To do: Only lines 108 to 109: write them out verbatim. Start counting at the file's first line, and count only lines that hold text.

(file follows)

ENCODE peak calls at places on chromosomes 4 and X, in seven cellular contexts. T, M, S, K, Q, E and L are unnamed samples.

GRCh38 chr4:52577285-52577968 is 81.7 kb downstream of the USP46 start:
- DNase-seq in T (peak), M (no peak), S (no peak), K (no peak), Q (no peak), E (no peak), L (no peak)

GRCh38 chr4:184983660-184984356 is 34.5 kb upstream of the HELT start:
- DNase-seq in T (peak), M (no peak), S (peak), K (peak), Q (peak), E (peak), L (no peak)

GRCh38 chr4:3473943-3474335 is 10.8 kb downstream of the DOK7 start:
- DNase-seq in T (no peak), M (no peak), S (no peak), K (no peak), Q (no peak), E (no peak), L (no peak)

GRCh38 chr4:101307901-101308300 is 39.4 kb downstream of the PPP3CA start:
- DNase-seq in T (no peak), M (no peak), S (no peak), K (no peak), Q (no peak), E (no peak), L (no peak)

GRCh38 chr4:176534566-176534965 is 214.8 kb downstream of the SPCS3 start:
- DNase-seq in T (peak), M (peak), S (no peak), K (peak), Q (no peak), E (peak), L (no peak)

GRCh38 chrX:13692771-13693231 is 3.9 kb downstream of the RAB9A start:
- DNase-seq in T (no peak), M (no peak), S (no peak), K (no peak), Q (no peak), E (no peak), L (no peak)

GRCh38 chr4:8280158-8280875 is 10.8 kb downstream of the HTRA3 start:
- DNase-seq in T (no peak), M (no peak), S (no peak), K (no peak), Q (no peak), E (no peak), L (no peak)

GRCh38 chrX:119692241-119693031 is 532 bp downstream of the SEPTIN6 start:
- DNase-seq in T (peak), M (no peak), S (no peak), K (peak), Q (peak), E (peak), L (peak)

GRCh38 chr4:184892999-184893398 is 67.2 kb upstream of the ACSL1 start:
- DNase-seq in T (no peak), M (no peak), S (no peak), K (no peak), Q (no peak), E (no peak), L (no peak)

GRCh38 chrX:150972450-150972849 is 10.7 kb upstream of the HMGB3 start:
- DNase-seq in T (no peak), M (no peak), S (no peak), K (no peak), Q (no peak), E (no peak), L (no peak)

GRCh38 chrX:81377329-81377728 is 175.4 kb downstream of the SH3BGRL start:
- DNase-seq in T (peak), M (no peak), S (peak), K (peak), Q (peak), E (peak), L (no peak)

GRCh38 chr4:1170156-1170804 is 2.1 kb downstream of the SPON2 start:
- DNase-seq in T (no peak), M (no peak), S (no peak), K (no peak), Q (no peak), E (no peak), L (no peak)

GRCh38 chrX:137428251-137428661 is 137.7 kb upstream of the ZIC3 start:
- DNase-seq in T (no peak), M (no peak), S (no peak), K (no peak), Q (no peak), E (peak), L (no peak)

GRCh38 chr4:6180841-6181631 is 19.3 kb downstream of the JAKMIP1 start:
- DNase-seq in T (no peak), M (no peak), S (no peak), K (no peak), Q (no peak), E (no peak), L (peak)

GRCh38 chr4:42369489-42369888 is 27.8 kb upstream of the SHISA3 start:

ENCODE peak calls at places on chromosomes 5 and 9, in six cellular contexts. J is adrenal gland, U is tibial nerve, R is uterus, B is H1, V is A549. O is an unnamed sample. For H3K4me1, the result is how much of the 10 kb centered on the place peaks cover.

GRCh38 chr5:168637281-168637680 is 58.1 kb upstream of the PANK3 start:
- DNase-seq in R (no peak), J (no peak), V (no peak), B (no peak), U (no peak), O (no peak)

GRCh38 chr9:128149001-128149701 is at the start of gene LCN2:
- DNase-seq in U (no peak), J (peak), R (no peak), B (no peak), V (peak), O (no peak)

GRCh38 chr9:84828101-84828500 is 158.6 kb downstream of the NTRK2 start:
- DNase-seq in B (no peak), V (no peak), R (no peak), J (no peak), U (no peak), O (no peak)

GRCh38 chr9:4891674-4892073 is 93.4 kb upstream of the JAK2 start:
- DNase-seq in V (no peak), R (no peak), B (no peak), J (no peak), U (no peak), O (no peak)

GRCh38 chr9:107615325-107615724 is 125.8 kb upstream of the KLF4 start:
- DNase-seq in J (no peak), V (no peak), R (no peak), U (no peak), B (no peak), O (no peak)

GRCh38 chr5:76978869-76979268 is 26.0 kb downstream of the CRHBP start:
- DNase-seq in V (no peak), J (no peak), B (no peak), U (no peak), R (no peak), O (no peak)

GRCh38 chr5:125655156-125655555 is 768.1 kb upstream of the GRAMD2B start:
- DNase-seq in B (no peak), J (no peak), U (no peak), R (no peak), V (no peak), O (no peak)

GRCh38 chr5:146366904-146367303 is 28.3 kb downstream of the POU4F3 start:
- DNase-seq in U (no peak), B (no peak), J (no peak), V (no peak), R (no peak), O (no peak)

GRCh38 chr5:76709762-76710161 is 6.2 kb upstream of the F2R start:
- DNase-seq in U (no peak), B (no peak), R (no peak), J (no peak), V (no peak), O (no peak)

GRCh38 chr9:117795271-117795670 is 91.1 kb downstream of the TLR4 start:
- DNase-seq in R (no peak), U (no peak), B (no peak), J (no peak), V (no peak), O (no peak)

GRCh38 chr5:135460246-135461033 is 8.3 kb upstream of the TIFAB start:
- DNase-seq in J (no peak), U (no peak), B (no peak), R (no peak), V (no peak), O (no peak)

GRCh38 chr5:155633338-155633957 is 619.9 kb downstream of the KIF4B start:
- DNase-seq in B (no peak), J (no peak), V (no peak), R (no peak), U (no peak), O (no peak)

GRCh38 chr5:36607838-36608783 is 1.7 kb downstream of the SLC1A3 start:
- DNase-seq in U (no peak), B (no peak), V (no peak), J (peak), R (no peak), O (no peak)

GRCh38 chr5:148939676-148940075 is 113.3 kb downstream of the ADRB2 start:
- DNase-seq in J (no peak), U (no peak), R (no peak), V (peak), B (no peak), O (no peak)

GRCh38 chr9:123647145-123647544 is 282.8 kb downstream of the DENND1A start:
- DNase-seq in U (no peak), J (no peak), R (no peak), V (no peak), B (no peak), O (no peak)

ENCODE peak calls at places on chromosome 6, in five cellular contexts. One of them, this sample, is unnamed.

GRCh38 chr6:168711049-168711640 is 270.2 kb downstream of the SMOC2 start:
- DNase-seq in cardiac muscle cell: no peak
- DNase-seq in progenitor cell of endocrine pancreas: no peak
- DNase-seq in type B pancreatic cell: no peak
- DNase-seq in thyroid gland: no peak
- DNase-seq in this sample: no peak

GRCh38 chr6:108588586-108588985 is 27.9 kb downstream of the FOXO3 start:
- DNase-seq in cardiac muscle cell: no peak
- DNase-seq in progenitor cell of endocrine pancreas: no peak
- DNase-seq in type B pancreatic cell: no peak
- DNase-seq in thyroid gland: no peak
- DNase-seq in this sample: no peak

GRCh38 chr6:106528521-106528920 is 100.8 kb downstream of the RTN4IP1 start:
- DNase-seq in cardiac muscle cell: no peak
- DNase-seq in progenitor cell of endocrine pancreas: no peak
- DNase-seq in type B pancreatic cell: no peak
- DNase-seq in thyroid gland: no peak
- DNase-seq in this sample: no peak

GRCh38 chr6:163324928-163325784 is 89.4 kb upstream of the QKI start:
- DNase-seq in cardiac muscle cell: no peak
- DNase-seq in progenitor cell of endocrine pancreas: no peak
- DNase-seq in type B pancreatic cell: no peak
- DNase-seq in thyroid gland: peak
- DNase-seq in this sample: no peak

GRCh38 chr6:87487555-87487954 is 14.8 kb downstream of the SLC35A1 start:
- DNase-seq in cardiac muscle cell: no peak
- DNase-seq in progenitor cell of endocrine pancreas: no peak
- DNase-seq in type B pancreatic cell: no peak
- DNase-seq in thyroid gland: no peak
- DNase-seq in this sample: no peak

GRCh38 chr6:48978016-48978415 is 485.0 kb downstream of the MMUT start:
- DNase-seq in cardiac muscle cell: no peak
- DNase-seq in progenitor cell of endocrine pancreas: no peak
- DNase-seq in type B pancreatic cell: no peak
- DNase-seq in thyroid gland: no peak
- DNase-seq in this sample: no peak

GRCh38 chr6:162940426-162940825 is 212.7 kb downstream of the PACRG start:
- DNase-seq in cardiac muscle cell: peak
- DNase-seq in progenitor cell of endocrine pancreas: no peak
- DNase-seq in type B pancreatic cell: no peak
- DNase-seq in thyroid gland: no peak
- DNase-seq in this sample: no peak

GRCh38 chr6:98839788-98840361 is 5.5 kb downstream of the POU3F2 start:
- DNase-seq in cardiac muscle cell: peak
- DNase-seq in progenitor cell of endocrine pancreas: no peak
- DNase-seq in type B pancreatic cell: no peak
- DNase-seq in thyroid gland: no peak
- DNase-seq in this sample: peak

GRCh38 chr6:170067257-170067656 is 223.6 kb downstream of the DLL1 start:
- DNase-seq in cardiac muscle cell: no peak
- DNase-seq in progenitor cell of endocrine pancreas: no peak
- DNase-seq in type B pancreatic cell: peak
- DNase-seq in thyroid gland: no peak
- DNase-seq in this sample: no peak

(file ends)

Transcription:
- DNase-seq in type B pancreatic cell: no peak
- DNase-seq in thyroid gland: no peak